What’s the long-term impact of the federal government’s crackdown on medical marijuana businesses?
Look to Oregon, where last year’s MMJ raids have created a chilling effect, particularly for individuals and companies growing medical marijuana.
The Associated Press reported this week that large cannabis grows in the state have downsized in recent months, hoping to avoid federal attention as the government targets big cultivation operations.
Among the findings:
– While the number of overall grow sites is stable at roughly 35,500, there’s been a 26% decline in cultivation operations providing marijuana to five or more patients, a 36% plunge in those serving at least 10 patients and a 55% dip in sites with 15 or more registered patients.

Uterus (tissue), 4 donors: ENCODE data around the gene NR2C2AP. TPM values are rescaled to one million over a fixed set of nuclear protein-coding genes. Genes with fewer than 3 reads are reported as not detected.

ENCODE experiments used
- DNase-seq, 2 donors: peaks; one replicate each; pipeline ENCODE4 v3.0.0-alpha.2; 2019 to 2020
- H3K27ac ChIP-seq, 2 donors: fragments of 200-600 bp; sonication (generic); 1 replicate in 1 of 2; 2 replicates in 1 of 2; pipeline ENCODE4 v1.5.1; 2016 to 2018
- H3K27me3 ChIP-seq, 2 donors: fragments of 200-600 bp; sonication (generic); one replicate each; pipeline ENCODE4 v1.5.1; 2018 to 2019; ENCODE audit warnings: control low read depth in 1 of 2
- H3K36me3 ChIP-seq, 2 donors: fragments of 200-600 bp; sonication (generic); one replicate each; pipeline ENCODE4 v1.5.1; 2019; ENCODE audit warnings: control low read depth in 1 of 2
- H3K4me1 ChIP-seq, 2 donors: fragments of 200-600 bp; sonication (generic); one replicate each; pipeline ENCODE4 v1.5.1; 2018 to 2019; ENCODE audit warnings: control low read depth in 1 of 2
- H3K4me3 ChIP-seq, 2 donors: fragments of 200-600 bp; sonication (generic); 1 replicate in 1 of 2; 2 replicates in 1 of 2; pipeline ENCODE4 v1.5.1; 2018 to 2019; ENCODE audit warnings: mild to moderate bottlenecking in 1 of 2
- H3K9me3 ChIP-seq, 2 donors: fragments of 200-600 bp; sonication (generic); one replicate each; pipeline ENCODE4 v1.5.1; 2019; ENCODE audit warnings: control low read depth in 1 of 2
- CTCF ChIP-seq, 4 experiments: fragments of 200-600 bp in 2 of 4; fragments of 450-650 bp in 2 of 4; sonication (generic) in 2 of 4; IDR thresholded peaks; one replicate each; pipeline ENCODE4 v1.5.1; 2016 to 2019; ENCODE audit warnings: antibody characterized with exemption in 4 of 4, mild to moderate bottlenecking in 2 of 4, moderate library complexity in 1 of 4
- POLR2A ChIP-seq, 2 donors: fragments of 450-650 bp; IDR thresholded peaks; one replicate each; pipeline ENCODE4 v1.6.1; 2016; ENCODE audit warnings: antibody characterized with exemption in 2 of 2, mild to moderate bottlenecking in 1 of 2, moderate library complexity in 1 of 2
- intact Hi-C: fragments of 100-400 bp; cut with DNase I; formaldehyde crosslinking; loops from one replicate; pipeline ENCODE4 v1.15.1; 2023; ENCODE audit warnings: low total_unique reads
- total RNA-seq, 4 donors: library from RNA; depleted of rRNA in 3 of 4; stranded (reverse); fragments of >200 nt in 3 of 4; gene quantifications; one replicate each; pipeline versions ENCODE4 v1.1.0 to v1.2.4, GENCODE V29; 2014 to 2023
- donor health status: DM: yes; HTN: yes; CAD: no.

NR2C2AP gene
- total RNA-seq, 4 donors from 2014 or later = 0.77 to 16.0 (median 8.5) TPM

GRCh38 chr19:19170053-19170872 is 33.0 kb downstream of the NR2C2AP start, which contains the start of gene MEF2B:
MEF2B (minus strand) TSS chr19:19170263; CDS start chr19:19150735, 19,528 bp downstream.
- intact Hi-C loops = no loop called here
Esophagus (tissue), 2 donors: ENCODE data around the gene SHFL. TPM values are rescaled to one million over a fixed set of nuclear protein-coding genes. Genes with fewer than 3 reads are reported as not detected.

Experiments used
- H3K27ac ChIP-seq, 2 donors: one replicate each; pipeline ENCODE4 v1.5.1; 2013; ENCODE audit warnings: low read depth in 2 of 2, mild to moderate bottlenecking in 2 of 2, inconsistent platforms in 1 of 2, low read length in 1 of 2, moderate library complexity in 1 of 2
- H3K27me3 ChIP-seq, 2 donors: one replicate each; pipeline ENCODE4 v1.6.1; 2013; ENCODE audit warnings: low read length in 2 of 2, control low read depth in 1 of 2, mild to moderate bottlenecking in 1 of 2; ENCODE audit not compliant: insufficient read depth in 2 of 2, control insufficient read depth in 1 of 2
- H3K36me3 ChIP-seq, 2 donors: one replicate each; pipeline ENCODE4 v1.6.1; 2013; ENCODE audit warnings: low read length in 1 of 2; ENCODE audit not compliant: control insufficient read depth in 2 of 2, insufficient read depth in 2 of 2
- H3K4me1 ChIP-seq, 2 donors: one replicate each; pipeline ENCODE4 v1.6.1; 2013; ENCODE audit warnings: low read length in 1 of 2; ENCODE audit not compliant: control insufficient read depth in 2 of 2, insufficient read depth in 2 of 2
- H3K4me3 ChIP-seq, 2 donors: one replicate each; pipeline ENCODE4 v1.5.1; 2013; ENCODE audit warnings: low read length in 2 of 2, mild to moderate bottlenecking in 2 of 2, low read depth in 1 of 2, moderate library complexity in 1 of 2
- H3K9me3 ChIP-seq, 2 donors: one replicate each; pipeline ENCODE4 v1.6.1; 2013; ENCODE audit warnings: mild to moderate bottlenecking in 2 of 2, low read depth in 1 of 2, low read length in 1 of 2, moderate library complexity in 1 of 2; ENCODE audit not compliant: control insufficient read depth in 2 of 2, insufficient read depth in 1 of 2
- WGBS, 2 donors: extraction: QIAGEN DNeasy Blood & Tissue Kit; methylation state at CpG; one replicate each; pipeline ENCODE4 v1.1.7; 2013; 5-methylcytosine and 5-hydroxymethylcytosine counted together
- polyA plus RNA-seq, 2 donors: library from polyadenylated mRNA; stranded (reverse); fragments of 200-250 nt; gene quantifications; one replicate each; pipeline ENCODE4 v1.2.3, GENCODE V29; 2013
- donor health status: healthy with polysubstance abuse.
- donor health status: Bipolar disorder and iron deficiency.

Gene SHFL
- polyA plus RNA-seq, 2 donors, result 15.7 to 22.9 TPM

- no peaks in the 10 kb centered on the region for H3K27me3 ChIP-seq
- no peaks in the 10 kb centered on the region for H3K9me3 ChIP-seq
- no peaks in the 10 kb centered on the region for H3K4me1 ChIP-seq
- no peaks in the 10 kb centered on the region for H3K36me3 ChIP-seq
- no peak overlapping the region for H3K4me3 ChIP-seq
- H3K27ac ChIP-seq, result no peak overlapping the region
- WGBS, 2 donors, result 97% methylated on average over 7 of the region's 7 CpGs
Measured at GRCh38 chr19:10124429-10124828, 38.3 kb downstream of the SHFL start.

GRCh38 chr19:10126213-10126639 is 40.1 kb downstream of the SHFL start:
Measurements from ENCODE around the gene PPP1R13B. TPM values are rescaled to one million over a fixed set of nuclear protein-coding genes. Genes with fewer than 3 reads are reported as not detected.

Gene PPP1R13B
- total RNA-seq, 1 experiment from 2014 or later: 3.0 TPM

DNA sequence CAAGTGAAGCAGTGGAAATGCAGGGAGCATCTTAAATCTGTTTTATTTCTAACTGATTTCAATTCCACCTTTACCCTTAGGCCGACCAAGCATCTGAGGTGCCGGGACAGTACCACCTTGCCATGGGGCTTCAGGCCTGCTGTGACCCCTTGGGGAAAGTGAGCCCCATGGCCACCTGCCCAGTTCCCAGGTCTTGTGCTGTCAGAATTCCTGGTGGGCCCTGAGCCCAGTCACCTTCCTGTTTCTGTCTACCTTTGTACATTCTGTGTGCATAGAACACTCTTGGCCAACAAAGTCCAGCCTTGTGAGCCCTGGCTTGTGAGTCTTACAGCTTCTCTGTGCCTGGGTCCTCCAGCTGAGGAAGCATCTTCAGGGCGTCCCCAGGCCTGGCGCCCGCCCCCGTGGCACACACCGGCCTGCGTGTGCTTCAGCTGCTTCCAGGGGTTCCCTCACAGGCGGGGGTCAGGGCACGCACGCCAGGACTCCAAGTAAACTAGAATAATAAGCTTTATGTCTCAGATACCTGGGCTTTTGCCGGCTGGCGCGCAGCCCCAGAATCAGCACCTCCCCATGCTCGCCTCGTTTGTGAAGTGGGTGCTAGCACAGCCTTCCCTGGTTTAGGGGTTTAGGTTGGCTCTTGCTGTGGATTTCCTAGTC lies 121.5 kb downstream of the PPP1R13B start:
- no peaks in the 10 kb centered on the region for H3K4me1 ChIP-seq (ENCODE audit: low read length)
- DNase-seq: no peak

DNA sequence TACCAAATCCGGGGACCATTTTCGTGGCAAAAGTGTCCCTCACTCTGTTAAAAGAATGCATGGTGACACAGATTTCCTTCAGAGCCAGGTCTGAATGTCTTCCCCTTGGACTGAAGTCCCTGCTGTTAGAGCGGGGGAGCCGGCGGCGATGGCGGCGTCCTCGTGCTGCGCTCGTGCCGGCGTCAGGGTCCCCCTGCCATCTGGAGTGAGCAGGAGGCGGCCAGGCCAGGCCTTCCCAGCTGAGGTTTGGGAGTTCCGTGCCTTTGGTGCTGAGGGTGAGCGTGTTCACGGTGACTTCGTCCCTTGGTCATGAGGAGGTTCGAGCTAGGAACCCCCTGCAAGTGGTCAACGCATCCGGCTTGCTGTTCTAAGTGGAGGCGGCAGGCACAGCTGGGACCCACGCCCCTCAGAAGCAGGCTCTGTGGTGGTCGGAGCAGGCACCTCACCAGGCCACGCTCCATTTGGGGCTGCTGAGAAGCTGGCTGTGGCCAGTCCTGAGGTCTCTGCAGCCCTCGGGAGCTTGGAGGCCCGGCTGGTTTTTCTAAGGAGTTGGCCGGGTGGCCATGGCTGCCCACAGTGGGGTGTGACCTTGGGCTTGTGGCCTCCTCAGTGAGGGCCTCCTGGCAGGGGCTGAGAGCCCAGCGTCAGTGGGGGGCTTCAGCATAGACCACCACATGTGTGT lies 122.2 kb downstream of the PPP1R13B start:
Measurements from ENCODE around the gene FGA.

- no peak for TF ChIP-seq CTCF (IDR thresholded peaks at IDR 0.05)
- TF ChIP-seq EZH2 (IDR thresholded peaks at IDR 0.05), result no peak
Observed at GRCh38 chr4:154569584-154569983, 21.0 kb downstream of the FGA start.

– There are more than 1,000 additional grows that serve just one patient, an uptick of about 5%.
At the same time, Oregon has seen a sharp decrease in medical marijuana patients, mirroring the situation in Colorado, Montana and some other states with MMJ laws. The number of registered patients in Oregon has fallen 5% in the past six months, totaling 55,807 in April vs. 58,311 in October. Aside from the government crackdown, another other contributing factor is the fact that annual fees to register for a patient card doubled to $200 this year.
The data show pretty clearly that the raids last year in California and the Pacific Northwest are having the intended effect on the MMJ community. Expect other states with medical marijuana laws to follow the same trend as well when it comes to grow operations and overall patient numbers.